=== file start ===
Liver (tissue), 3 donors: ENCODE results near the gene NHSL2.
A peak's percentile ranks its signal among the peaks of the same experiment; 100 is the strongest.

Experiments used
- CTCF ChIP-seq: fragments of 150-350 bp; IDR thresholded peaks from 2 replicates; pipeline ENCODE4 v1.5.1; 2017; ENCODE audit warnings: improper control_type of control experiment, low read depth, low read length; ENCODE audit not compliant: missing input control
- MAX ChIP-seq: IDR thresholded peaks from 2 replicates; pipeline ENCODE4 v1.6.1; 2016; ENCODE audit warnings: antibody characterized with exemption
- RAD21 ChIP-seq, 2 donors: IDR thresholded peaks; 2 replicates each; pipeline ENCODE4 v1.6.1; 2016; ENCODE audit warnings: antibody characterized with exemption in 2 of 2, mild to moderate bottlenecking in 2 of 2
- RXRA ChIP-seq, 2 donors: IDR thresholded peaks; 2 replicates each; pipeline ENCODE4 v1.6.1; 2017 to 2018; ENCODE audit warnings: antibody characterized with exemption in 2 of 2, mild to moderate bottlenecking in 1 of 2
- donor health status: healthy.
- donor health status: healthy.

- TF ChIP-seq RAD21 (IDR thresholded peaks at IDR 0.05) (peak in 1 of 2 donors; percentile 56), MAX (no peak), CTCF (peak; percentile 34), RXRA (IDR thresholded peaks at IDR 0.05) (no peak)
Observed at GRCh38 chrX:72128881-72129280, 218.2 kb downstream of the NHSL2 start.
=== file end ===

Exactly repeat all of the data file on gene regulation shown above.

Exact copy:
Liver (tissue), 3 donors: ENCODE results near the gene NHSL2.
A peak's percentile ranks its signal among the peaks of the same experiment; 100 is the strongest.

Experiments used
- CTCF ChIP-seq: fragments of 150-350 bp; IDR thresholded peaks from 2 replicates; pipeline ENCODE4 v1.5.1; 2017; ENCODE audit warnings: improper control_type of control experiment, low read depth, low read length; ENCODE audit not compliant: missing input control
- MAX ChIP-seq: IDR thresholded peaks from 2 replicates; pipeline ENCODE4 v1.6.1; 2016; ENCODE audit warnings: antibody characterized with exemption
- RAD21 ChIP-seq, 2 donors: IDR thresholded peaks; 2 replicates each; pipeline ENCODE4 v1.6.1; 2016; ENCODE audit warnings: antibody characterized with exemption in 2 of 2, mild to moderate bottlenecking in 2 of 2
- RXRA ChIP-seq, 2 donors: IDR thresholded peaks; 2 replicates each; pipeline ENCODE4 v1.6.1; 2017 to 2018; ENCODE audit warnings: antibody characterized with exemption in 2 of 2, mild to moderate bottlenecking in 1 of 2
- donor health status: healthy.
- donor health status: healthy.

- TF ChIP-seq RAD21 (IDR thresholded peaks at IDR 0.05) (peak in 1 of 2 donors; percentile 56), MAX (no peak), CTCF (peak; percentile 34), RXRA (IDR thresholded peaks at IDR 0.05) (no peak)
Observed at GRCh38 chrX:72128881-72129280, 218.2 kb downstream of the NHSL2 start.